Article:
So a bank CEO walks into a board meeting and tries to explain its toxic assets or broad recovery plans. His audience: a few of his underlings, three academics, two golf buddies, a fellow Princeton alum and a brewery executive daydreaming about the free cookies they’ll get when he’s done.
Good thing CEOs never tell their boards anything important.
But even if they evolve to be more than a rubber stamp as the Obama Administration pushes the major banks to beef up their director ranks, it’s amazing that so few have real financial industry experience.
Bloomberg columnist David Reilly did the maths himself and had a startling discovery:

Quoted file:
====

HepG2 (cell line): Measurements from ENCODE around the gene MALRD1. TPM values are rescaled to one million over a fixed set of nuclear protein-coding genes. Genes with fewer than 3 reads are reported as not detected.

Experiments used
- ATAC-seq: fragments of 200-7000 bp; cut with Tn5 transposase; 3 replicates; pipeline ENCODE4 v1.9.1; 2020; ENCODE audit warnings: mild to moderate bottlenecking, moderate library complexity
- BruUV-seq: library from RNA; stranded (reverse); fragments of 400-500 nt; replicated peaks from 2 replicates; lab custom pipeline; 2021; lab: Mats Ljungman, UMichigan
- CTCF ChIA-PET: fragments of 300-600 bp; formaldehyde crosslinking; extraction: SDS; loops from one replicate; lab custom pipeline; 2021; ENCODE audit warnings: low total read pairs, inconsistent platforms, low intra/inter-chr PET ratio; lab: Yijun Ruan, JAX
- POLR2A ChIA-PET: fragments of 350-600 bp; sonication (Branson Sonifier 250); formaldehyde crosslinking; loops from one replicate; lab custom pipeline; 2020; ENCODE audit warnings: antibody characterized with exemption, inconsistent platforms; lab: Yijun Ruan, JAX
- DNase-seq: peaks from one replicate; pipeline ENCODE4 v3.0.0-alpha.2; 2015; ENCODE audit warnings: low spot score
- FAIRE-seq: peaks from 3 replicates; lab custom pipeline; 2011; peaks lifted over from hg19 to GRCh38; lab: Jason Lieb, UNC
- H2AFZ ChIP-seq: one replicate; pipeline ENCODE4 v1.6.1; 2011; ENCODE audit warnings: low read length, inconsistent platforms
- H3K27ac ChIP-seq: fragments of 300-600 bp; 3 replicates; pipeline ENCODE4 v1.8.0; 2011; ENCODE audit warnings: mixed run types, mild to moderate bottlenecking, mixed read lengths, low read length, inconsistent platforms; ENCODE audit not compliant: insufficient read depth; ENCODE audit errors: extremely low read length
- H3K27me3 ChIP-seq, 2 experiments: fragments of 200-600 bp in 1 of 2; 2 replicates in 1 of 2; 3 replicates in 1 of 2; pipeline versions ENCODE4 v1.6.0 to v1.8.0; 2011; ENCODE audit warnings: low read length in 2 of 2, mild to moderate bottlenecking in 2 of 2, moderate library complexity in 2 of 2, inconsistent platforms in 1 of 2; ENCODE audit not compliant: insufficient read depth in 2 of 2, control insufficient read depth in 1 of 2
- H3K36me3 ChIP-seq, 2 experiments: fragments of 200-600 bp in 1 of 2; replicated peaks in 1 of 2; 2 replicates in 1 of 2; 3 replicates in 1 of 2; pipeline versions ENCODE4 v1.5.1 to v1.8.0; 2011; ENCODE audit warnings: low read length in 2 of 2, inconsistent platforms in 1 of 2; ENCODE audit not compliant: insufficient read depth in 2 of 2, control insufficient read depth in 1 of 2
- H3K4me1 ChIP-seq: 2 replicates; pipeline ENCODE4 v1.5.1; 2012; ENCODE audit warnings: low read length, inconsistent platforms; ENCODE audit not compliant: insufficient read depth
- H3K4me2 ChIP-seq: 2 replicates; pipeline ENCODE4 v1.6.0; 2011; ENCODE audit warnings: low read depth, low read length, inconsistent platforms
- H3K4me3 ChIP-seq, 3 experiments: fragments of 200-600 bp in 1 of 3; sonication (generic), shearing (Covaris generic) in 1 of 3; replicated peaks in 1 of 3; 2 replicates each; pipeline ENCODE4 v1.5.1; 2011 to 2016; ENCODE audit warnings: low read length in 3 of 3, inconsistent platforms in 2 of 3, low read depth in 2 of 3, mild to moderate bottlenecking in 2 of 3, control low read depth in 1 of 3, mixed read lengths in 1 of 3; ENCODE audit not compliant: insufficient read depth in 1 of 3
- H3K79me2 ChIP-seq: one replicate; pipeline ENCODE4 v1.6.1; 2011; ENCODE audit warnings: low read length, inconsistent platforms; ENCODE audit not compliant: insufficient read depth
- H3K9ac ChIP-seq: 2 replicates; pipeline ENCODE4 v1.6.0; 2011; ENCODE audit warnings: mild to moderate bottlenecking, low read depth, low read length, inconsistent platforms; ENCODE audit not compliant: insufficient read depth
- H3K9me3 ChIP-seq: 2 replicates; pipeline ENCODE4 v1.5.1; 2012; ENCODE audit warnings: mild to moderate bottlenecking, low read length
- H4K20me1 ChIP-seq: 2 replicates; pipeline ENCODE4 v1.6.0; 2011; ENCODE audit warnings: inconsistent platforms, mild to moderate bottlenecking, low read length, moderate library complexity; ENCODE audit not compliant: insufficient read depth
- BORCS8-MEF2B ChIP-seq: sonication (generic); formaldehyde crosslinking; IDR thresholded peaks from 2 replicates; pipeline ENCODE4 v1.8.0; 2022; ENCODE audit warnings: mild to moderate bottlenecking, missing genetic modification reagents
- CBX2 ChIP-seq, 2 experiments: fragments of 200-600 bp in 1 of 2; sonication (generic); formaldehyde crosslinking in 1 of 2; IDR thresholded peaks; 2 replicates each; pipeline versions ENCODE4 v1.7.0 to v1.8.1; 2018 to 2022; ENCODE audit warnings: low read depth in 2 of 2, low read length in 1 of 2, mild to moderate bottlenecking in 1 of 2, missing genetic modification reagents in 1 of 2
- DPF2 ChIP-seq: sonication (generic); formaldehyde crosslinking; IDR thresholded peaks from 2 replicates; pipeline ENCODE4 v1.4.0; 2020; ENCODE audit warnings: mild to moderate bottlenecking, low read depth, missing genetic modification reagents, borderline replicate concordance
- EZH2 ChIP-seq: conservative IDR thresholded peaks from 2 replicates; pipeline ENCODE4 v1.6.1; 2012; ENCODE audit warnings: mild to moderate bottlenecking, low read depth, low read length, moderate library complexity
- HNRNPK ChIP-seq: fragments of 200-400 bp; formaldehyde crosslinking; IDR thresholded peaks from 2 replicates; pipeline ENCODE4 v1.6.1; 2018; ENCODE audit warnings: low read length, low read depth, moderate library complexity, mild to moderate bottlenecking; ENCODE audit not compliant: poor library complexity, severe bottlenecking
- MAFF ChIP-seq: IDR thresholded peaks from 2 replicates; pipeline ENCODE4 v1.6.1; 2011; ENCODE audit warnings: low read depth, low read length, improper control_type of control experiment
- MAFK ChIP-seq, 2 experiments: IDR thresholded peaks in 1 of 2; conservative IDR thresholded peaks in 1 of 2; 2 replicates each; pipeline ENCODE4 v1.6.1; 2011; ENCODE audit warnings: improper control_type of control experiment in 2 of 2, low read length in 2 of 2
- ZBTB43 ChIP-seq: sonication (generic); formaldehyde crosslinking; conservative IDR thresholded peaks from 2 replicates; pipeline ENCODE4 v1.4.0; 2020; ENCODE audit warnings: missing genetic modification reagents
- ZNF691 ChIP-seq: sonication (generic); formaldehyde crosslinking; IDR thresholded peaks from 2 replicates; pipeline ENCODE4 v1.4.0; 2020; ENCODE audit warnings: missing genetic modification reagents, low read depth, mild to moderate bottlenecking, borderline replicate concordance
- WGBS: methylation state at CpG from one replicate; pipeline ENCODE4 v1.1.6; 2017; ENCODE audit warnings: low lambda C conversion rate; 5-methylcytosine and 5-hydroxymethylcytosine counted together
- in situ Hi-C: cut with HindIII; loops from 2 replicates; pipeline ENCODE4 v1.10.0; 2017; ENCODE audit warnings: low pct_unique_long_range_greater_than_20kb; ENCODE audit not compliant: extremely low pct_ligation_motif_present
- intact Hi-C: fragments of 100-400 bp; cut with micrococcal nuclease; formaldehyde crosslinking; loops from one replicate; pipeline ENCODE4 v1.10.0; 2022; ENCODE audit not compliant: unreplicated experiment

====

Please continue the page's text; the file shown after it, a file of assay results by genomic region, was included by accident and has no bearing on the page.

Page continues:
Only about 15 per cent of directors have banking experience at the 10 largest U.S. commercial banks by assets, according to my own analysis. Include directors with investing, accounting, insurance or real estate backgrounds and the rate creeps up to only 33 per cent.
In fairness, Reilly reports that Citi appointed four new directors with significant banking or investing backgrounds, and Bank of America Corp. is likely, under duress, to expand banking experience on its board.
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